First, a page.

For convenience to obverse solution figure, a numerical simulation example of such a breather solution q ( x , t ) is given via Equation (19) at

When N = 3 , assuming λ 1 = i a , λ 2 = i b and λ 3 = i c ( a > 0 , b > 0 , c > 0 ) , mean while taking C 1 = − a e − 2 θ 1 , C 2 = − b e − 2 θ 2 , C 3 = − c e − 2 θ 3 , and ϕ = − 2 a ( y − 4 a 2 t ) + 2 θ 1 , ψ = − 2 b ( y − 4 b 2 t ) + 2 θ 2 , φ = − 2 c ( y − 4 c 2 t ) + 2 θ 3 , here a , b , c , θ 1 , θ 2 and θ 3 are real constants. The expression of three-soliton solution is very complicated, we don’t write it in detail for space reason.

For convenience to obverse solution figure, a numerical simulation example of such a three-cuspon solution q ( x , t ) is given in

In this paper, the solutions of the WKI equation are recovered in terms of the solution of the matrix Riemann-Hilbert problem from the order O ( λ ) at λ → 0 , like the case of the SP equation [

is that λ = 0 is non-singularity of the WKI equation. Then, one-cuspon solution, two types of two-cuspon solutions and three-cuspon solution are given via Riemann-Hilbert approach; one type of two-cuspon solutions is the breather, a novel solution of the WKI equation, which was not shown before. The numerical simulations of these solutions are given by choosing suitable parameters. Compared with the inverse scattering transform method, the calculation processes of the Riemann-Hilbert problem are more concise and efficient, and the most important advantage of the Riemann-Hilbert problem is analyzing the long-time asymptotic behavior of the solutions. The work of the analyzing long-time asymptotic behavior is beyond our aim in this paper, but we plan to complete this question in the future.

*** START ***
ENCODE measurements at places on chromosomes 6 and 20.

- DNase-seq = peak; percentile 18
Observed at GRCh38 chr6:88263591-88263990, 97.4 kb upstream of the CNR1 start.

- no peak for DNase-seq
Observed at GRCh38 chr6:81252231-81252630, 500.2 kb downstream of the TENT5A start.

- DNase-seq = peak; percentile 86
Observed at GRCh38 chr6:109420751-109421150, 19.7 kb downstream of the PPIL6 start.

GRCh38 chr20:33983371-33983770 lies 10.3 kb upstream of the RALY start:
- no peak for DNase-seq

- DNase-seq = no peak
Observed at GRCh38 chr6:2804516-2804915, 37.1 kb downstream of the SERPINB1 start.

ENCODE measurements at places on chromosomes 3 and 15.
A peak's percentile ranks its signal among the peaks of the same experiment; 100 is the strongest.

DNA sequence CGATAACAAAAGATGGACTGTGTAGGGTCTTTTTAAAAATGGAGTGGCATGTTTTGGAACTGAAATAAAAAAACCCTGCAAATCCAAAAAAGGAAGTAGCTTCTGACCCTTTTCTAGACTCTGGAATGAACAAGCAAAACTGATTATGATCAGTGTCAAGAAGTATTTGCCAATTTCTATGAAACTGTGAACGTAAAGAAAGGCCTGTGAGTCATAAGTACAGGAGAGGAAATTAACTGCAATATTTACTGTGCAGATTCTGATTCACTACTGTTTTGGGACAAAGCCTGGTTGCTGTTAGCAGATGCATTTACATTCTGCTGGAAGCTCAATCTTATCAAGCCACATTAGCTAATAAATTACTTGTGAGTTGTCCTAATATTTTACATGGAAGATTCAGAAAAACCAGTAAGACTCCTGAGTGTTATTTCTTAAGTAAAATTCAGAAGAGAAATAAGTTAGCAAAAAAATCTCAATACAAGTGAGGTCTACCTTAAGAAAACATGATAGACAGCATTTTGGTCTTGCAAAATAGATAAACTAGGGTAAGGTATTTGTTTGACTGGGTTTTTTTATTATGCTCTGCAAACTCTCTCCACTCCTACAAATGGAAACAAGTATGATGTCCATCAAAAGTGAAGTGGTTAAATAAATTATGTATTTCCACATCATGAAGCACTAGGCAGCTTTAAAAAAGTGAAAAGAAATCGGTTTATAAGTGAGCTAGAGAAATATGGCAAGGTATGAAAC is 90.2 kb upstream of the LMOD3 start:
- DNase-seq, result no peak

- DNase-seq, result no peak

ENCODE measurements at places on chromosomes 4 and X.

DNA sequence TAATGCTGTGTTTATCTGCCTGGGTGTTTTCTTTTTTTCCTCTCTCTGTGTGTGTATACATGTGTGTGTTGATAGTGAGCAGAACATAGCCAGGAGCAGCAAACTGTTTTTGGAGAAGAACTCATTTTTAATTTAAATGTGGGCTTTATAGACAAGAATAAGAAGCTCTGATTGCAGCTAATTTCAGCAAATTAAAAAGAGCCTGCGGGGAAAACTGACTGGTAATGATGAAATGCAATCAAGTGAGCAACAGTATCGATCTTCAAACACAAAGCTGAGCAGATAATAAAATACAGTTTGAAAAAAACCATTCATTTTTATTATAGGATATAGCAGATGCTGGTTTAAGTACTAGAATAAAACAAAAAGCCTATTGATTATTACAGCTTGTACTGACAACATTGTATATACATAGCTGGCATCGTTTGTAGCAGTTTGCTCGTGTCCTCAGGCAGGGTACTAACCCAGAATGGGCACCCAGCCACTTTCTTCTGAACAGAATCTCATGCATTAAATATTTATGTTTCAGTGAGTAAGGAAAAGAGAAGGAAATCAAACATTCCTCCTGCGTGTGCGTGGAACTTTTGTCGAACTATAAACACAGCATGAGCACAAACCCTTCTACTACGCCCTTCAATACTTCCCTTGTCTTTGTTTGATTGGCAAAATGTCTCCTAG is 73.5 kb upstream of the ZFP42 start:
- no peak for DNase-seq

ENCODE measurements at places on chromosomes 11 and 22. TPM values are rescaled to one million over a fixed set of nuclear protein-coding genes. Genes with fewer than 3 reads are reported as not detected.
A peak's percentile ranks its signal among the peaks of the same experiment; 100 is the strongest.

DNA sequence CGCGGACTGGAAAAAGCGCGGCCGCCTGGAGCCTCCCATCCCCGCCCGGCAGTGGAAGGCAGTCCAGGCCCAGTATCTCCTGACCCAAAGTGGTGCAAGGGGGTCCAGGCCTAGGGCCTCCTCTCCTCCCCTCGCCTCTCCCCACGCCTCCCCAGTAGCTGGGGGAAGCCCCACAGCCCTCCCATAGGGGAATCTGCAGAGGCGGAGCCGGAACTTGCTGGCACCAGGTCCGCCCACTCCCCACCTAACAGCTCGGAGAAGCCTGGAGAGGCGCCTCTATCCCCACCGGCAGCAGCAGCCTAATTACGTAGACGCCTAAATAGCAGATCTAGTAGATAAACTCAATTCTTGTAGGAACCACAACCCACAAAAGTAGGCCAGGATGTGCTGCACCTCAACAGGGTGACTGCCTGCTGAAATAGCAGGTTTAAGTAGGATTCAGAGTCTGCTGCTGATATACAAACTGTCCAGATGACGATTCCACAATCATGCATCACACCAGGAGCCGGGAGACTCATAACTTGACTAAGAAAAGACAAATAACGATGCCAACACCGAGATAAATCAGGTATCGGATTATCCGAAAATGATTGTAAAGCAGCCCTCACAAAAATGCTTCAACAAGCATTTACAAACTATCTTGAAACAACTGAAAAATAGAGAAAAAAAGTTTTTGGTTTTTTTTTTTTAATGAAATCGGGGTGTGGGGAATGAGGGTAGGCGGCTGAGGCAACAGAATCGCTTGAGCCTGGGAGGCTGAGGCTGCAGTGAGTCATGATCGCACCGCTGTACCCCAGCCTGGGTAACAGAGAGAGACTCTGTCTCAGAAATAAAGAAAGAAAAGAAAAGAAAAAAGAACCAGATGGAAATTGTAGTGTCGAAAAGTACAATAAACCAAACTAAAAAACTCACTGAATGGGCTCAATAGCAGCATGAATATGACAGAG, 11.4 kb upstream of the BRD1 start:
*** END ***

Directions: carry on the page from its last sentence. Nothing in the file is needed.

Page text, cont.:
The author declares no conflicts of interest regarding the publication of this paper.

Tu, Y.Z. (2020) Multi-Cuspon Solutions of the Wadati-Konno-Ichikawa Equation by Riemann- Hilbert Problem Method. Open Journal of Applied Sciences, 10, 100-109. https://doi.org/10.4236/ojapps.2020.103008